So much for tapering talk. The Fed
surprised the markets
by continuing its program of $85 billion per month of purchases
of US Treasuries and mortgage-backed securities (and clarified in
it didn't mind doing so). But the lack of tapering represents a
missed opportunity to begin what will eventually be required.
Tightening financial market conditions -the rise in interest
rates following the Fed's May-June comments on tapering -appear
to be the reason for today's surprising decision to defer the
moderation of purchases.
Clearly the Fed signaled the concerns it has with higher
mortgage and interest rates - parts of the tightening in
financial market conditions. The Fed understands that the
economic recovery is relying on interest rate-sensitive segments
of the economy and is being held back by the narrowness of job
and income growth. Financial market conditions - rising housing
and stock markets - provide the main source of support for the
recovery in the form of supporting a wealth-induced incentive for
spending. That spending comes about as consumers are saving less
- not through rising incomes. And that leaves the economy too
vulnerable to financial market conditions a point central to our
year end rate expectations (updated
) and underscored by the Fed's actions today.
The problem now is how does the Fed communicate its intent to
the next time
without causing rates to rise once again? It's a Catch-22.
Creating tighter financial market conditions - higher mortgage
and interest rates and lower stock markets - are the very things
that the Fed cited for today's decision to not taper. And the Fed
may have backed itself into a corner.
In addition, we received more forward guidance from the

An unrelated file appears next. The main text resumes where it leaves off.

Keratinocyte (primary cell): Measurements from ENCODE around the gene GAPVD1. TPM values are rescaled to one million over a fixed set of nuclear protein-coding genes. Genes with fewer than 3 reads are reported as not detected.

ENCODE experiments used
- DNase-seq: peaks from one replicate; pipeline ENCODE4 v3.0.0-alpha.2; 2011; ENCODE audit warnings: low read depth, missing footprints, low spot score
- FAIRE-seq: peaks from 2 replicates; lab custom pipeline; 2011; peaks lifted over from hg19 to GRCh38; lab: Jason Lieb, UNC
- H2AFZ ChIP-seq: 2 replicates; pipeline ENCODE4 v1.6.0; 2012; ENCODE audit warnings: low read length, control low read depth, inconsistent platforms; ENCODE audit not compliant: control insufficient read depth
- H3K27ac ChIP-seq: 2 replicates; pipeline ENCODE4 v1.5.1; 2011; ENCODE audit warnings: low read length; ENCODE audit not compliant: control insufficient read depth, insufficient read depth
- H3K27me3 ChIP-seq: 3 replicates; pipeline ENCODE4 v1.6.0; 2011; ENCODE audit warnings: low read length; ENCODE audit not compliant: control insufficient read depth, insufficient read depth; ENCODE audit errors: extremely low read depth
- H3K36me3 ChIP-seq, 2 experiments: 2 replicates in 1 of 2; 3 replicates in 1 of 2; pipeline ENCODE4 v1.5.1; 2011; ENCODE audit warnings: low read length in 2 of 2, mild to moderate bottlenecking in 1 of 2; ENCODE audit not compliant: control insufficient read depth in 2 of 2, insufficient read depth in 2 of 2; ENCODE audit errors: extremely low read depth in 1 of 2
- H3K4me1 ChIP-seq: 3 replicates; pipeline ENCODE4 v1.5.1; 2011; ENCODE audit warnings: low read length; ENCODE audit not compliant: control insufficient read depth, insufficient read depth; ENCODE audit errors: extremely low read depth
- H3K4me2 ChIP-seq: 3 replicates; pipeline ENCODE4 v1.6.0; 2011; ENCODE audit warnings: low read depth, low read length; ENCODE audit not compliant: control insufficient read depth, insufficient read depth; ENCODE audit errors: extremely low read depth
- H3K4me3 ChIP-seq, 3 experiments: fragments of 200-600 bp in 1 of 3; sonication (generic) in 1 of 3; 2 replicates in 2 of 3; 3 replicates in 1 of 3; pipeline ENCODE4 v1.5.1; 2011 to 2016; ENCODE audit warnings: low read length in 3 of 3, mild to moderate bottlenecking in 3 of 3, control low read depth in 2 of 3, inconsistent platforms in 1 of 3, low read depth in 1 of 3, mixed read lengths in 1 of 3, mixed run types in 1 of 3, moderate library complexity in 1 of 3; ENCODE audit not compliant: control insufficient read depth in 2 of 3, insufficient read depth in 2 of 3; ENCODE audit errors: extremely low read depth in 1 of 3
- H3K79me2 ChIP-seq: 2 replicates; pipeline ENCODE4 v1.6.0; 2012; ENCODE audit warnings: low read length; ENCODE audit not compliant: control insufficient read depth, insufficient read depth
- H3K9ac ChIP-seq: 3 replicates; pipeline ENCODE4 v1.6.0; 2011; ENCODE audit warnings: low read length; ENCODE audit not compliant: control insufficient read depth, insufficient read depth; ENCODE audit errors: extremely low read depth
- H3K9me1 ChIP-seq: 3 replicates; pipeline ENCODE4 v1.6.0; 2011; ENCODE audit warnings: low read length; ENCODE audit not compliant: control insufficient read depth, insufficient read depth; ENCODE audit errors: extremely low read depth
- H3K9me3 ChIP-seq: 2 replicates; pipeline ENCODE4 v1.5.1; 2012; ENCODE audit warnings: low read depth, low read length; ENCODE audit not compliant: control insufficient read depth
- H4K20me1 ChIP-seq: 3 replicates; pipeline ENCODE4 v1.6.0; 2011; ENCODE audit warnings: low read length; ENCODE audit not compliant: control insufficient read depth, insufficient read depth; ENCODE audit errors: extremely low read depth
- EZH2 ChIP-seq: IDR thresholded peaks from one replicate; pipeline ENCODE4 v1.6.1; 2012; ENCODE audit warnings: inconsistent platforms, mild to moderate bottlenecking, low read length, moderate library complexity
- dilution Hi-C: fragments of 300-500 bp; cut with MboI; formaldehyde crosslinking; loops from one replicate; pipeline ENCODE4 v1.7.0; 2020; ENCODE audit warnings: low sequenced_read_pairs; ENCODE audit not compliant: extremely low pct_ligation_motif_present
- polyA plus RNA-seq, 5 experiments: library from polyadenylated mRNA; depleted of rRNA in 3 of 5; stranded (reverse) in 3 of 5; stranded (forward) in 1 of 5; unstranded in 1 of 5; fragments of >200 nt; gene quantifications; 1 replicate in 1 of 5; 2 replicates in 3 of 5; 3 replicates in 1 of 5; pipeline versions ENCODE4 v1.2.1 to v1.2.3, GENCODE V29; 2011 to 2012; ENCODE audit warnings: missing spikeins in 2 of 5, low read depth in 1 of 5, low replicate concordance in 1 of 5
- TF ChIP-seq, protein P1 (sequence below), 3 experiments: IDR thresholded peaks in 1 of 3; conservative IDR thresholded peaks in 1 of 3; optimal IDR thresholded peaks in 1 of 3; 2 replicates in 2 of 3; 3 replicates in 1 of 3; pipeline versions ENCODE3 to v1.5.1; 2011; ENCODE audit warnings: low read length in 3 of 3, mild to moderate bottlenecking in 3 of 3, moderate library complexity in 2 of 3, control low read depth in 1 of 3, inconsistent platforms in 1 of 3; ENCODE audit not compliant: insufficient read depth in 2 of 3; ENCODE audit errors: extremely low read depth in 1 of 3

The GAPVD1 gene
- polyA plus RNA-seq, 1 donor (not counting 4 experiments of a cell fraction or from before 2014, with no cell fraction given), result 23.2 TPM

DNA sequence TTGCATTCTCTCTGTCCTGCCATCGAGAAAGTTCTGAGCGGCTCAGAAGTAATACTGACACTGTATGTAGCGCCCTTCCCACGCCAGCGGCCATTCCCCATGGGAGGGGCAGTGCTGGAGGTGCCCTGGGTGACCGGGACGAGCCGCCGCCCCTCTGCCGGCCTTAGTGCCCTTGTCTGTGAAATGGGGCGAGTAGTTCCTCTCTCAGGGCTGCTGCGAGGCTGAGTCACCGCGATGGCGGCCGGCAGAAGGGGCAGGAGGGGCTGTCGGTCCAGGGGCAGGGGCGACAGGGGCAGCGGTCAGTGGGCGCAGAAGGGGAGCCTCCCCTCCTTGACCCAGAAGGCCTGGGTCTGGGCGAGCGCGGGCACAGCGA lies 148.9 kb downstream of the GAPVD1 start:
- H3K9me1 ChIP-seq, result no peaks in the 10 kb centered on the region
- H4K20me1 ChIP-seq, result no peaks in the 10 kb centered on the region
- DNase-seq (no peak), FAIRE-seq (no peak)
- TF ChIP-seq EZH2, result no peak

Federal Open Market Committee participants regarding their
expectations for growth, employment and inflation, and the
forward path of Fed policy rate. These forecasts highlight a key
question: how is it that the average of these forecasts indicates
full employment by 2016, yet the average of Fed policy rate
expectations falls around 2% - well below the long run estimates
for Fed policy rates of 4%? The conclusion has to be the Fed
doesn't believe those forecasts indicate a "normal" recovery in
employment. The decline in market interest rates today reflect
the slower path of Fed policy rates indicated in these
So how can the Fed taper without tightening financial market
conditions? The answer will be to strengthen forward guidance and
emphasize that this guidance is a more important tool for
monetary policy than QE. The Fed set the stage for those future
changes and likely will do that at its next attempt at exiting
QE. When that will happen will be subject to the incoming
economic data. For now however the prior guidance of 7%
unemployment rate and expectations of the end of the quantitative
easing bond buying program by mid-2014 are off the table.
What should investors expect? Now that the Fed has pushed
expectations for low rates out yet again, the performance of
risky assets should do well in such an environment, but their
long-run results will be challenged - much as they were in May
and June - if and when the Fed decides it is time to try another
go at exiting its program.